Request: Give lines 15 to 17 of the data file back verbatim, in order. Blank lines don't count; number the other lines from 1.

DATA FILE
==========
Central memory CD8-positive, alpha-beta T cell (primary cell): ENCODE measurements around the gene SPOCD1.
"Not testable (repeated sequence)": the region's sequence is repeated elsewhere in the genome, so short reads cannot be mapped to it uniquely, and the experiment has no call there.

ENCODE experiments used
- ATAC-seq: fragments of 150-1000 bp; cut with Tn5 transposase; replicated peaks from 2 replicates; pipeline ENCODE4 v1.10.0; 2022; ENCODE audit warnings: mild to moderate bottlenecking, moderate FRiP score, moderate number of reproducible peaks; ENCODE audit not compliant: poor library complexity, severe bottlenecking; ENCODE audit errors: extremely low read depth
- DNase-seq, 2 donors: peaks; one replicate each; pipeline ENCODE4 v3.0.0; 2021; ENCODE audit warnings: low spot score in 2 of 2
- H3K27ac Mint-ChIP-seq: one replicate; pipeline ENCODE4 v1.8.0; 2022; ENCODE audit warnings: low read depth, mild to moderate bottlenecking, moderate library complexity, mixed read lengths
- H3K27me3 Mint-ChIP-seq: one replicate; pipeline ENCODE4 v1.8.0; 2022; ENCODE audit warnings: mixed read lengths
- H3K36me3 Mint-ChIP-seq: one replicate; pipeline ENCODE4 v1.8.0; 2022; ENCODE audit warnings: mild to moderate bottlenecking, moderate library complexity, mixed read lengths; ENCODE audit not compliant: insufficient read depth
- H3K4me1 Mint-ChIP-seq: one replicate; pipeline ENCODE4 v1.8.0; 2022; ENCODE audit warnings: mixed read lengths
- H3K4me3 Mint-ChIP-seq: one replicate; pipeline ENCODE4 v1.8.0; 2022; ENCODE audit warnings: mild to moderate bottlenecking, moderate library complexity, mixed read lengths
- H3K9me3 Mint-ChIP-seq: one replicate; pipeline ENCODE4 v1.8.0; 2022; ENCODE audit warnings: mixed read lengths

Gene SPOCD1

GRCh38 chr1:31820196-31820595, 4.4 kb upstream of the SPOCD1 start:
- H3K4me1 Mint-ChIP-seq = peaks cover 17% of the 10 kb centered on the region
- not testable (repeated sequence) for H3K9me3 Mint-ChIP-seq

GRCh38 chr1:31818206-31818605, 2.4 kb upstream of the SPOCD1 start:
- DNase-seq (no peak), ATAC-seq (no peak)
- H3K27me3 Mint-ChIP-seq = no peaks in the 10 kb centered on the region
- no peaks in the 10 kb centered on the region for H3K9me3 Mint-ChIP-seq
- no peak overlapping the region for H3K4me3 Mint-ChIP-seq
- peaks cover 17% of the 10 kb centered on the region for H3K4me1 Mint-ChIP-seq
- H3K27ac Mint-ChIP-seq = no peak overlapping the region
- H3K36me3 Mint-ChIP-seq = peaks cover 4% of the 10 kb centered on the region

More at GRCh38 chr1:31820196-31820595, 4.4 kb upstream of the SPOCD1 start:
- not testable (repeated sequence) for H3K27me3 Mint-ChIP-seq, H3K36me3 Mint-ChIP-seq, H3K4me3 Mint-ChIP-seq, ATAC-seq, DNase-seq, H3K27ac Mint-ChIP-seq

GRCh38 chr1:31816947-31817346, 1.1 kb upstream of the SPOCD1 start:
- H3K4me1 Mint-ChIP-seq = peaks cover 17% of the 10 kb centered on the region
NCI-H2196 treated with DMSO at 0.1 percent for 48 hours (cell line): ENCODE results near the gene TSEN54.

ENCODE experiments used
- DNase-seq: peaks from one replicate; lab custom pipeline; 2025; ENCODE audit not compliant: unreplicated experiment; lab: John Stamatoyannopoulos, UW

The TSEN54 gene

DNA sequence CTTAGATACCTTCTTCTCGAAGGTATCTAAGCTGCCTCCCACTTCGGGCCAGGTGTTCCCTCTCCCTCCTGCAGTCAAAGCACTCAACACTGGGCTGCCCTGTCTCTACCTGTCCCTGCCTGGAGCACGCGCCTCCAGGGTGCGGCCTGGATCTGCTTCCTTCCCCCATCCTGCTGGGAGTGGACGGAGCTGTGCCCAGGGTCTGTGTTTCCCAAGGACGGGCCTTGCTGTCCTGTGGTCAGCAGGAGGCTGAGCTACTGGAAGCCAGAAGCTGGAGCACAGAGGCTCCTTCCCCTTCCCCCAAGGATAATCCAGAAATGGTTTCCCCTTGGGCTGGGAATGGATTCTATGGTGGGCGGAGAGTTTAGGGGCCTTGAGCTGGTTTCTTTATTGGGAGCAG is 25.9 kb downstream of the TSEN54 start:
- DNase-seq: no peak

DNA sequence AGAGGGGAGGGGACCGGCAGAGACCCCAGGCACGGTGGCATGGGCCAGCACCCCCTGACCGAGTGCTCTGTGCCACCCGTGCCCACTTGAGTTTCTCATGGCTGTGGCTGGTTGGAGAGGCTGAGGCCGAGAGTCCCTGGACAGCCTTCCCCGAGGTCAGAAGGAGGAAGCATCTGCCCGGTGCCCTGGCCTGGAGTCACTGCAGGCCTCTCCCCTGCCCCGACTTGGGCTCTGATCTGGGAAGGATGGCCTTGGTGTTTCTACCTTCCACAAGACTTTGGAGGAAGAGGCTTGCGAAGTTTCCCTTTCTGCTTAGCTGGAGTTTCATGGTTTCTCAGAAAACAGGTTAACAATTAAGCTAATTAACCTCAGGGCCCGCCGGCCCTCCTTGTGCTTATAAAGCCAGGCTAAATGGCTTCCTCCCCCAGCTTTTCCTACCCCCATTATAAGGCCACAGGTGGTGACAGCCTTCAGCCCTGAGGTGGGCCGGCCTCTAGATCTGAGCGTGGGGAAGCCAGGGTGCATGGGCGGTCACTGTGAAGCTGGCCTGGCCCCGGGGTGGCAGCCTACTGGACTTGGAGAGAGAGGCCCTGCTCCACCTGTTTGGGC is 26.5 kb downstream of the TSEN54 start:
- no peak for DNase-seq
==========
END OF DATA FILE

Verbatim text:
- not testable (repeated sequence) for H3K9me3 Mint-ChIP-seq

GRCh38 chr1:31818206-31818605, 2.4 kb upstream of the SPOCD1 start:
- DNase-seq (no peak), ATAC-seq (no peak)